Mukarram Mukhtar

Windows Service in .NET


Creating Windows Service in .NET



How to create a Window Service in .NET:

In this article I’ll explain how easy it is to create, install a windows service in .NET and how you can perform a few powerful operations on the target machine with the win service.


Creation & Coding Window Service:



So let’s start by creating our win service:

 ·        Start Microsoft Visual Studio 2003 or later.

·        Click Create New Project

·        In New Project dialog box, select Visual C# in Project types panel on left.

·        Select Windows Service in the Templates panel on right.

·        Give a decent physical path and name to your project and select OK.




By doing this, IDE will create a windows service project with a default service class added into it.

 ·        Rename your Service1.cs to srvcIISRestarter.cs.

·        Add an app.config file by right clicking project root node in Solution Explorer.

·        Double click you srvcIISRestarter and change the ServiceName property to IIS Restarter.

·        Select Add Installer link at the bottom of the properties window.


 After completing the above steps your Solution Explorer should look something like this:


 Double click ProjectInstaller.cs, you’ll see two files serviceInstaller1.cs and serviceProcessInstaller1.cs in the design window. Select serviceInstaller1.cs, in properties windows:

 ·        Change its ServiceName property to IIS Restarter. 

·        Change its StartType property to Automatic. 

 Select serviceProcessInstaller1.cs, change its Account property to LocalSystem.

 Now let’s just quickly add entries in our app.config file and then we’ll move towards coding the service. Add the following entries in your app.config file and make it look like this:

 <?xml version=1.0 encoding=utf-8 ?>



<add key=ComputerName value=wit-ws52/>

<add key=LogFilePath value=D:\My Work\prjWindowsService\prjWindowsService\bin\Debug\logIISRestarter.log/>

            <add key=HourOfExecution value=01/>

            <add key=TimerElapse value=3600000/>



 The first entry is required because for restarting IIS, we need the computer name. Second entry is required because for the complete win service life cycle we want to log its each and every activity. So our win service will create a log file (if it does not already exist) and then start appending text to it as it performs its functionality. HourOfExecution tells what time of the day our win service will perform its operations, 01:00 AM in our example. TimerElapse tells after how many milliseconds service should check whether it’s the time to perform the operations or not, 3600000 milliseconds = 1 hour.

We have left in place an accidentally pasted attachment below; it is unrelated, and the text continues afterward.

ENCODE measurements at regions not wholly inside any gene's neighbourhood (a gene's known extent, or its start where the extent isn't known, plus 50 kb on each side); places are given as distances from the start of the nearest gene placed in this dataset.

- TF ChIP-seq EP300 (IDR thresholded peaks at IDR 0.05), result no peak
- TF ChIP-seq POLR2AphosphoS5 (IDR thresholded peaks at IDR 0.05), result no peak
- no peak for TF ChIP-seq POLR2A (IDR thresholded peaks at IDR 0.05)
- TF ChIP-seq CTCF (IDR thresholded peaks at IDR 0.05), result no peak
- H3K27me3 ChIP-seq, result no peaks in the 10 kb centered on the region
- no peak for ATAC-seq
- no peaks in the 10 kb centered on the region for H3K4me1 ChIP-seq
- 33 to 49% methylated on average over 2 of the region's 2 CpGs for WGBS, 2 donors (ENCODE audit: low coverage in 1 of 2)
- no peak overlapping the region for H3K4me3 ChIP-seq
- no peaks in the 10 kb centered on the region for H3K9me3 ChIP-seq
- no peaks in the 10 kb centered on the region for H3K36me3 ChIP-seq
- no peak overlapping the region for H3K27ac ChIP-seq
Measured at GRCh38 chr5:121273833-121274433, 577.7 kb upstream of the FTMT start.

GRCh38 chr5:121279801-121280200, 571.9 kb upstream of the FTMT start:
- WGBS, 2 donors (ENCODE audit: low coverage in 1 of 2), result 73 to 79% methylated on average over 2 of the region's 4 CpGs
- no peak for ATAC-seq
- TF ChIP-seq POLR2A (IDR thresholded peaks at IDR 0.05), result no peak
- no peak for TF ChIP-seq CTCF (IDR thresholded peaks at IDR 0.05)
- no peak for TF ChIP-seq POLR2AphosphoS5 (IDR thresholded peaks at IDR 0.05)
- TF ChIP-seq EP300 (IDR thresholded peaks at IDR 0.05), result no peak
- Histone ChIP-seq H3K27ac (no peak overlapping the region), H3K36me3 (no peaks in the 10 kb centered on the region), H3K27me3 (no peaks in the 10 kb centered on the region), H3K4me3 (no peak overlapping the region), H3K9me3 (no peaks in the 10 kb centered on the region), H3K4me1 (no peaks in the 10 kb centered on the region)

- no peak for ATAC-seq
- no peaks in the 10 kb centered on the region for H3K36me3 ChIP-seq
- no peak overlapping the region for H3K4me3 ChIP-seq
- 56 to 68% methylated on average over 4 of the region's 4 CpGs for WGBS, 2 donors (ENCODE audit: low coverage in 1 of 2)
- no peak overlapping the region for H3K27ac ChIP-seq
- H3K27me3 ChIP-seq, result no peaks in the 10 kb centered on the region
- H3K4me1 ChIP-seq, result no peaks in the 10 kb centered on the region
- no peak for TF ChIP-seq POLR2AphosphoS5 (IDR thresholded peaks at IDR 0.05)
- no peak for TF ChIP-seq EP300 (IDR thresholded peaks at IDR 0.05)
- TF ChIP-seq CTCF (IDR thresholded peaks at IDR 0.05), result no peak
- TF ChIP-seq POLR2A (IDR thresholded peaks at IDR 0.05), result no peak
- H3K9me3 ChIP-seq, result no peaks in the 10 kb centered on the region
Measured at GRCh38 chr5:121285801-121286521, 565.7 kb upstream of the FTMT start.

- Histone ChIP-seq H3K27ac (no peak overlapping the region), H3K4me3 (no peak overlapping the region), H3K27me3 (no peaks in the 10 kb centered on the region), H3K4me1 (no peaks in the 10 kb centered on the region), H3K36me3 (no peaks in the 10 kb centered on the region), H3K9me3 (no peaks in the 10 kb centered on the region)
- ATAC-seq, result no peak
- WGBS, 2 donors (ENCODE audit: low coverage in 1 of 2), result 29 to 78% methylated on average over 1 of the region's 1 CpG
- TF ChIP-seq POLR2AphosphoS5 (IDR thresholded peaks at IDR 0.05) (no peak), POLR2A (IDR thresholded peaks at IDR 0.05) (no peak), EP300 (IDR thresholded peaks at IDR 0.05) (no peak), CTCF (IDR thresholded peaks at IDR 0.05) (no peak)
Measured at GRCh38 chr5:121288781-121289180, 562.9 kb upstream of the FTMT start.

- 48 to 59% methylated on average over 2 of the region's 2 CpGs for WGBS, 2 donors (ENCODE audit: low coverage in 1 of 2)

Now let’s dwell upon the logic behind the win service. In this example we are going to learn how win services can perform some very powerful operations through .NET. The operations we want our win service to perform are:

 ·        Restart IIS.

·        Restart some other win services.

 We want our service to keep residing in the memory and restart IIS and some other win services once everyday. When win service starts, it executes its OnStart event, it’s similar to the page load event of a web page. In OnStart method we’ll start a timer object which will trigger every hour and see if it’s time to perform its operations. If yes, it will call methods to restart IIS and win services, otherwise, it will silently make a log entry and sleep again for another hour. Now let’s take a look at the code of our service, following namespaces are required to complete our operations.

 using System;

using System.Collections.Generic;

using System.ComponentModel;

using System.Data;

using System.Diagnostics;

using System.Linq;

using System.ServiceProcess;

using System.Text;

using System.IO;

using System.Timers;

using System.Configuration;

using System.Threading;

 The purpose of the namespaces is pretty straight forward and no explanation needed so let’s quickly jump to our class level variables:

   private System.Timers.Timer timer = new System.Timers.Timer();

        private DateTime lastExecutionDate = new DateTime();

        private int interval, hourOfExecution;

        StreamWriter streamWriter;

 Timer object will be used as explained previously. lastExecutionDate will keep the date and time when service performed its operations last time successfully. Interval variable is to set timer’s interval property. hourOfExecution is to set at what time service is allowed to perform its operations. Last but not least, streamWriter is for writing each and every step into log file. Now let’s start coding OnStart method of the service.

    // Line numbers are given just for understanding and are not part of actual code

        protected override void OnStart(string[] args)


01          hourOfExecution = 0;

02          lastExecutionDate = DateTime.Now.AddDays(-1);


03          timer.Elapsed += new ElapsedEventHandler(OnElapsedTime);


04          if (ConfigurationSettings.AppSettings[“HourOfExecution”] == null ||

                !int.TryParse(ConfigurationSettings.AppSettings[“HourOfExecution”], out hourOfExecution) ||

                hourOfExecution < 1)

05              hourOfExecution = 1;


            //enabling the timer

06          timer.Enabled = true;


            //set interval to app config elapsed time or 60 minute (= 3600000 milliseconds)